We know that quality early preschool results in improved educational outcomes.  A 2013 Melbourne University study which analysed data from the Longitudinal Study of Australian Children found that children who went to preschool with university trained educators had significantly higher levels of academic achievement as measured by NAPLAN scores in year 3.(4)

Oxford University researchers involved in the Effective Pre-School, Primary and Secondary (EPPSE) study—the first longitudinal study of its kind in the world—found that children who had had early education experience at nursery or preschool were more likely to get better high school test results. (5)

Tony Abbott says the number one priority for this government is to get Aboriginal kids into school; and Assistant Education Minister, Sussan Ley, says this government is committed to do whatever it can to ensure that children get the best possible start in life, and that every child transitions well to school – especially disadvantaged and vulnerable children. (6)

If they mean what they say, the Government must accept any Productivity Commission recommendation which ensure an ongoing commitment to investing in quality early education and care—especially for Australia’s most vulnerable children.

There are two Productivity Commission recommendations the Government should reject (if they are in the final report):

1)      Reducing the qualification levels required for educators working with 0-3 year olds.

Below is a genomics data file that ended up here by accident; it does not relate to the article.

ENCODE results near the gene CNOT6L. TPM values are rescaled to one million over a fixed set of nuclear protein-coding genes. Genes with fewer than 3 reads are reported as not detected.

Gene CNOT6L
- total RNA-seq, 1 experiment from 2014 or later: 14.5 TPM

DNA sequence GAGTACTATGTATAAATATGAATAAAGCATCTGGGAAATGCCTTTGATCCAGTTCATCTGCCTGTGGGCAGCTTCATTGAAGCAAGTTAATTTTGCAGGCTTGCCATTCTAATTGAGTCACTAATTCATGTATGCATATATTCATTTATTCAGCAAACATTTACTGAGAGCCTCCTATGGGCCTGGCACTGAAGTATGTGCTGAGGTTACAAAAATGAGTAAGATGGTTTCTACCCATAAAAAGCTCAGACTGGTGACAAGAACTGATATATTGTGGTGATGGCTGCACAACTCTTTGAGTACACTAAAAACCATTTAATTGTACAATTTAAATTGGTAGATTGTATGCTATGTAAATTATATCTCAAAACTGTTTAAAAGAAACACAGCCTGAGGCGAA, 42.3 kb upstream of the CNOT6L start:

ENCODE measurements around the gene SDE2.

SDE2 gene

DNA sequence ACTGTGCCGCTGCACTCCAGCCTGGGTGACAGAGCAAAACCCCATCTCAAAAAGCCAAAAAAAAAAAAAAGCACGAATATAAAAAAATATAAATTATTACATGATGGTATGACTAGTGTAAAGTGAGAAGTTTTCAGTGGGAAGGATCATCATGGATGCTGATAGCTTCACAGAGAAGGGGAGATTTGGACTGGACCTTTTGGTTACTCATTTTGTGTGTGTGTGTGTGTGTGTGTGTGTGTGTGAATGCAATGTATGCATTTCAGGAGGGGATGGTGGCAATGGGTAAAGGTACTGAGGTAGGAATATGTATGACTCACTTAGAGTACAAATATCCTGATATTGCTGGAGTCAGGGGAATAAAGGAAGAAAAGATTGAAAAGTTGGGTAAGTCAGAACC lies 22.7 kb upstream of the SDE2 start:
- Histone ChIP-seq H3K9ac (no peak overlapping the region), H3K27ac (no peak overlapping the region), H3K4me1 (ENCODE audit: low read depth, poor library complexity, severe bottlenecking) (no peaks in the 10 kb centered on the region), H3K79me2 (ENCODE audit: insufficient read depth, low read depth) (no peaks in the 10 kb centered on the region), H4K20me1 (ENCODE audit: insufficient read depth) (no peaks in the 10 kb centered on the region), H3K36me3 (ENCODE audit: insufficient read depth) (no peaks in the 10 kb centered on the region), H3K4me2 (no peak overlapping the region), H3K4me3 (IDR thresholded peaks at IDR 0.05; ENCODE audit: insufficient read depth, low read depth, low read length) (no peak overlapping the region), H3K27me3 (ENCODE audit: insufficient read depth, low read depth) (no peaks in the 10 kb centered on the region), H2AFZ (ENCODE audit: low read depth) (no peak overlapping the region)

This would be a massive backward step. When children’s brains are in their most formative phase, they need the secure care of well trained professionals.

2)       Introducing requirements for unemployed parents to study or work a set number of hours before they qualify for a childcare subsidy.

This could see thousands of our most vulnerable children denied access to quality early learning—a price we will all pay in the long run, as these are the very children that high quality early childhood education and care benefits the most, so it’s our best hope of breaking the inter-generational cycle of disadvantage. (7)

Based on all the evidence, ensuring that more Australian children have the benefit of quality early education and care is an investment the government can easily justify and reconcile. It will pay off in more children succeeding at school and in life, reduced future welfare spending and billions of dollars added to our gross domestic product.

About the author: Matt Gardiner is an Executive Director of The Benevolent Society. Gardiner has worked in various clinical and executive roles. He has a Master’s Degree in Counselling and  majored in Psychology as an undergraduate.

(1)           Putting a value on early childhood education and care in Australia, Price Waterhouse Cooper, September 2014

(2)           Acting Early Changing Lives, The Benevolent Society, October 2013

(3)           Australian Early Development Census

(4)           Early Bird Catches the Worm: The Causal Impact of Pre-school Participation and Teacher Qualifications on Year 3 National NAPLAN Cognitive Tests  Warren, D & Haisken De-New, J, MIAESR U of Melb , October 2013

(5)           Effective Preschool, Primary & Secondary Education research project, University of London & Oxford University, September 2014

(6)           The Australian: Bidto lift indigenous school attendance rates has stalled: Abbott, Patricia Karvelhas 23/10/14

ABC News: More children set to fail at school unless they are better prepared at a younger age, Rebecca Barratt, 23/10/14

(7)           Productivity Commission Inquiry into Childcare and Early Childhood Learning draft report, July 2014

Xavier Smerdon  |  Journalist  |  @XavierSmerdon

Xavier Smerdon is a journalist specialising in the Not for Profit sector. He writes breaking and investigative news articles.